RAJKOT, Nov 25: Former Miss India and actor-turned-educationist Swaroop Sampat is on a mission to develop life skills in children with learning disabilities and pitching hard to create awareness among people about the disability in children.
Her third workshop on 'life skills' at a small village called Rajpur, near Gandhinagar, concluded recently and was attended by 50 kids from across the state. "This was our third workshop at the same village and we could see that our efforts are worth it as some changes were noticed in behaviour of children during the workshops. Some children have participated in all the workshops over the last three years. I am getting encouraging feedback from parents and teachers of the students who attend the 10-day shibir," she said.
"The life skills workshop of Sampat provides the child an opportunity to express him or her without any inhibition. The child should be able to express her feelings freely and she has done a great job in that regard. Ideally, these things should be taught by teachers at schools. I could see that my daughter learnt a lot from it,'' said Hasmukh Patel, DIG, police (planning and modernisation). Patel's 11-year-old daughter Astha had attended this workshop twice.
"At this workshop, our theme was 'democracy' and children prepared a play on the theme. In this process, they learned that democracy is not only about rights and it is also about collective responsibility. This workshop is meant to explore compassion, empathy, and best of the abilities possessed by every child," Sampat said.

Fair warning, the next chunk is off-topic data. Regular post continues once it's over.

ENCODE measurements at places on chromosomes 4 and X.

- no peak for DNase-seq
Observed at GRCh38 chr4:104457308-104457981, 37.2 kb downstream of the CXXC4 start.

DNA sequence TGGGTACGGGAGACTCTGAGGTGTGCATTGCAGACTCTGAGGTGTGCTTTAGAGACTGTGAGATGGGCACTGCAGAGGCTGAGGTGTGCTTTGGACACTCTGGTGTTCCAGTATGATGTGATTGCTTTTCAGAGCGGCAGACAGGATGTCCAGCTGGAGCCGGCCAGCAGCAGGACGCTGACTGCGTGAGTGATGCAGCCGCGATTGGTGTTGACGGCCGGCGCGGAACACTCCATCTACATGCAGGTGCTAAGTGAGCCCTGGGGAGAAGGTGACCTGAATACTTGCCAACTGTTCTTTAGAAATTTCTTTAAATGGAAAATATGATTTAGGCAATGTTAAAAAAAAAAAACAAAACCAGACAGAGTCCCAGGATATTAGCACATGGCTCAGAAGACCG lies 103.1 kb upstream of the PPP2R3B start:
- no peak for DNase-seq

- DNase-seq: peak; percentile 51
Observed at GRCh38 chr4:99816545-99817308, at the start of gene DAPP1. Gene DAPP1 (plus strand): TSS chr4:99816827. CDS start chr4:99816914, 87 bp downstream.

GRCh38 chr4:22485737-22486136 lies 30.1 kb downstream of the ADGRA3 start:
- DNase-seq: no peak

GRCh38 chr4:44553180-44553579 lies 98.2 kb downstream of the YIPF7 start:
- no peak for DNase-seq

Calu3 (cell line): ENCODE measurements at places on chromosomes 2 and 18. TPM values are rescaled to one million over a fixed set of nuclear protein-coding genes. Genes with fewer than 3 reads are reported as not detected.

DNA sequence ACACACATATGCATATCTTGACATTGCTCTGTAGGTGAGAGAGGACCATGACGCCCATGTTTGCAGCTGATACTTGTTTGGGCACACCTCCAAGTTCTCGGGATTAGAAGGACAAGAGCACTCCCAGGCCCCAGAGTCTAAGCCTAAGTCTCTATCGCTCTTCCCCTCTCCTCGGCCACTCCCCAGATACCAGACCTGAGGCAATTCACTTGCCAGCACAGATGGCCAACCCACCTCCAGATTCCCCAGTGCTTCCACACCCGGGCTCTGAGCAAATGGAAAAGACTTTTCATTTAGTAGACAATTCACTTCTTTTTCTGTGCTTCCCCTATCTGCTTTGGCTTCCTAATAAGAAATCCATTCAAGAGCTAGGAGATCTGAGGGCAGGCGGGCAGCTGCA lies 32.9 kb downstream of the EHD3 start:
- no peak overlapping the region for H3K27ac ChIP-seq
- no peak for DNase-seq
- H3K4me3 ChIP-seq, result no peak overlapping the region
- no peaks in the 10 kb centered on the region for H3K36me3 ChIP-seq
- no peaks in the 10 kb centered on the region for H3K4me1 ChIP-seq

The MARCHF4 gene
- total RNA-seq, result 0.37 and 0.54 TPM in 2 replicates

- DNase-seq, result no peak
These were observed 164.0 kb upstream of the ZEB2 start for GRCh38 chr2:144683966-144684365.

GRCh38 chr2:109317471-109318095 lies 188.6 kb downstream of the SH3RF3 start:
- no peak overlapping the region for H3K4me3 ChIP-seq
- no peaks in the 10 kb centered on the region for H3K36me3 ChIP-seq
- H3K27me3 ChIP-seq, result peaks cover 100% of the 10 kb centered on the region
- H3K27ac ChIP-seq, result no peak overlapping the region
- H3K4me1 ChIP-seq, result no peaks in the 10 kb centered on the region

Sampat has been creating awareness about learning disabilities through her workshops and lectures and by training school teachers in Gujarat for about two years. Her name has become familiar to the innovative teachers and parents who emphasize teaching with empathy, compassion and try to bring creativity out of a child. She has recently written a book, 'Learning disability in a nutshell', which was forwarded by actor Amir Khan. She said the book would soon be translated into Gujarati.
"There is a saying in Africa that it takes village to grow a child. There are many wrong notions among parents and teachers about learning disabilities. The book is for such people," she said.
"I would say that her experiments are successful as we have not addressed the issue for long. Children with learning disability should not suffer on account of society's ignorance," said Nalin Pandit, former director, GCERT.